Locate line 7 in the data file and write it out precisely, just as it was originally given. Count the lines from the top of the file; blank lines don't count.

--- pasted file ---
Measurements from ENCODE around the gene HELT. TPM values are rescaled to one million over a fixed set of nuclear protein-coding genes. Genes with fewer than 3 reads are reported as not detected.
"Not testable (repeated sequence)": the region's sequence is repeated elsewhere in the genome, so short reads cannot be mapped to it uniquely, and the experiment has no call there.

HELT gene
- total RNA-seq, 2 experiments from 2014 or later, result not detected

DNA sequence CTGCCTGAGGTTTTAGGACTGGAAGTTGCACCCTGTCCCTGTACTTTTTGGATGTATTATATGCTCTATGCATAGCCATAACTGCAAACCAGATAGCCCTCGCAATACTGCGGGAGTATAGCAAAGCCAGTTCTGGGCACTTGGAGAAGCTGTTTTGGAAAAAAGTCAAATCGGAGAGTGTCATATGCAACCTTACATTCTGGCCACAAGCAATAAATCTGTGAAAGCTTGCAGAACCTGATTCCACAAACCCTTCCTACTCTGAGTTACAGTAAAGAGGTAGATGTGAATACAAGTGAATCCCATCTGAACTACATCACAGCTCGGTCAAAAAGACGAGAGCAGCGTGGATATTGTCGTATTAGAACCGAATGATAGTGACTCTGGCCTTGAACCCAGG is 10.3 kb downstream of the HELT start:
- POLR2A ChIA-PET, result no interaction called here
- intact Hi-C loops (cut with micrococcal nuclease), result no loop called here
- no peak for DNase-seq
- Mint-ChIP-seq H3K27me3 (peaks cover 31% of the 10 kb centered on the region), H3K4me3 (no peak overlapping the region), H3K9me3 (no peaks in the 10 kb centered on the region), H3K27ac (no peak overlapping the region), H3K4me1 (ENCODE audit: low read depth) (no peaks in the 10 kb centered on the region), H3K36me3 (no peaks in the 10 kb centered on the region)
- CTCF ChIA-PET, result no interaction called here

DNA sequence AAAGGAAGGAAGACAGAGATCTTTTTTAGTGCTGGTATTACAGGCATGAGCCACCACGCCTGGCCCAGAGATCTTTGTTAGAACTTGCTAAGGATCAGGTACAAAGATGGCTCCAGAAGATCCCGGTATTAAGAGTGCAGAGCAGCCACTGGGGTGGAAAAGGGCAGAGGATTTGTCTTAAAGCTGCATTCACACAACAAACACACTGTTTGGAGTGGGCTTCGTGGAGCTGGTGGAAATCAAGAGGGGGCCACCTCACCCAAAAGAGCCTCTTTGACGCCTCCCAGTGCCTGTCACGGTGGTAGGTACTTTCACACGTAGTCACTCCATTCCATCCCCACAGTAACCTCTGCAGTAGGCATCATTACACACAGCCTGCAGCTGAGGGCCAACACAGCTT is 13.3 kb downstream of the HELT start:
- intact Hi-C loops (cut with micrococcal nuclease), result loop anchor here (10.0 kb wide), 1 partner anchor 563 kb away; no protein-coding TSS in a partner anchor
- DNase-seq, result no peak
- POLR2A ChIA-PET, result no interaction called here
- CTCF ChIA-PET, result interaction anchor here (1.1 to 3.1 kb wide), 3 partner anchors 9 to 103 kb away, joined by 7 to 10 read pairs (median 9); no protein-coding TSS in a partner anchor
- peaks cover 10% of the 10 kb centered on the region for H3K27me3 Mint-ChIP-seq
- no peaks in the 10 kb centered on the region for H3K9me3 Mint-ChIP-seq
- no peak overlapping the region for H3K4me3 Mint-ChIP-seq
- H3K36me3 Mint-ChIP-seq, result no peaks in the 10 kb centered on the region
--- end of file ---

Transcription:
- intact Hi-C loops (cut with micrococcal nuclease), result no loop called here